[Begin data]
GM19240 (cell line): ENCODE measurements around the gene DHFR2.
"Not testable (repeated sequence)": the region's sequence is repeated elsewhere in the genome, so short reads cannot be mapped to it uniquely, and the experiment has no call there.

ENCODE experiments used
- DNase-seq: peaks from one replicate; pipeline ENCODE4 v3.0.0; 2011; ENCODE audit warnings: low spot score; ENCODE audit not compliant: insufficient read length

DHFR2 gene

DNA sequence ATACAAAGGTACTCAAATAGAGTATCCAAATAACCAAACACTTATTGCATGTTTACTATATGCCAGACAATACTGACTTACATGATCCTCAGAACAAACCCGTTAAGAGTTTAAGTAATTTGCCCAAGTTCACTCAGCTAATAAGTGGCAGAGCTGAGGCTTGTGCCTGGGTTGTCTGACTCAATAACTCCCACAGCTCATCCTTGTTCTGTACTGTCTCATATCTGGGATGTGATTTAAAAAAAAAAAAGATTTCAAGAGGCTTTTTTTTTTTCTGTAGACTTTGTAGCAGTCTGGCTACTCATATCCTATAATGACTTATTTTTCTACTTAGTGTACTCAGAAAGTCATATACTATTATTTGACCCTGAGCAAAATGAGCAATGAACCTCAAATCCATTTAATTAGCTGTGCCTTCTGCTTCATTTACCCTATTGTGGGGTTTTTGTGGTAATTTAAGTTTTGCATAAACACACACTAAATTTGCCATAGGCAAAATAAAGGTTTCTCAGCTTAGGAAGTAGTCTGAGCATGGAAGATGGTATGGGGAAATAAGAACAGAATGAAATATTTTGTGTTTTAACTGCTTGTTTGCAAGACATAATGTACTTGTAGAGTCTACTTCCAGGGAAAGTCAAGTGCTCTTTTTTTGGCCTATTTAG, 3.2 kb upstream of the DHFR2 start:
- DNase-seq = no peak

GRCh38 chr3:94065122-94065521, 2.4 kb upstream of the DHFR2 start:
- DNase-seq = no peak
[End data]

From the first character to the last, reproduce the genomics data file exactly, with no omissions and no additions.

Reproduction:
GM19240 (cell line): ENCODE measurements around the gene DHFR2.
"Not testable (repeated sequence)": the region's sequence is repeated elsewhere in the genome, so short reads cannot be mapped to it uniquely, and the experiment has no call there.

ENCODE experiments used
- DNase-seq: peaks from one replicate; pipeline ENCODE4 v3.0.0; 2011; ENCODE audit warnings: low spot score; ENCODE audit not compliant: insufficient read length

DHFR2 gene

DNA sequence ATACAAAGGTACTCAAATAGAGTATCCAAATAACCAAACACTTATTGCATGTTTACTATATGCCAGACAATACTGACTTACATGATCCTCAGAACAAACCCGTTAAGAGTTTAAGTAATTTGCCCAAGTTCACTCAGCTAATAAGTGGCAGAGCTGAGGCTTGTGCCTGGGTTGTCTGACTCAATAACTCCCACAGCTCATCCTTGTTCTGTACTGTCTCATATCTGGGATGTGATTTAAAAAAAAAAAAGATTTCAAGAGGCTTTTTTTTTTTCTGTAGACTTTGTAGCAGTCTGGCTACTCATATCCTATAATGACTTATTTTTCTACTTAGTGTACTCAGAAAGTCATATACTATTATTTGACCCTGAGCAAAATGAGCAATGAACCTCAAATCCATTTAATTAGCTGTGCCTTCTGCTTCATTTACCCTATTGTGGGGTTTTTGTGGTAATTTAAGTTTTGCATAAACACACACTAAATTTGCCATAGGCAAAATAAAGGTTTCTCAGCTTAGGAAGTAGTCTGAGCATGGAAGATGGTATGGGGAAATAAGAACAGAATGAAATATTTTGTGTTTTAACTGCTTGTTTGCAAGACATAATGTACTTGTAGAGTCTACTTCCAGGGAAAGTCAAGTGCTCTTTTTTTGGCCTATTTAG, 3.2 kb upstream of the DHFR2 start:
- DNase-seq = no peak

GRCh38 chr3:94065122-94065521, 2.4 kb upstream of the DHFR2 start:
- DNase-seq = no peak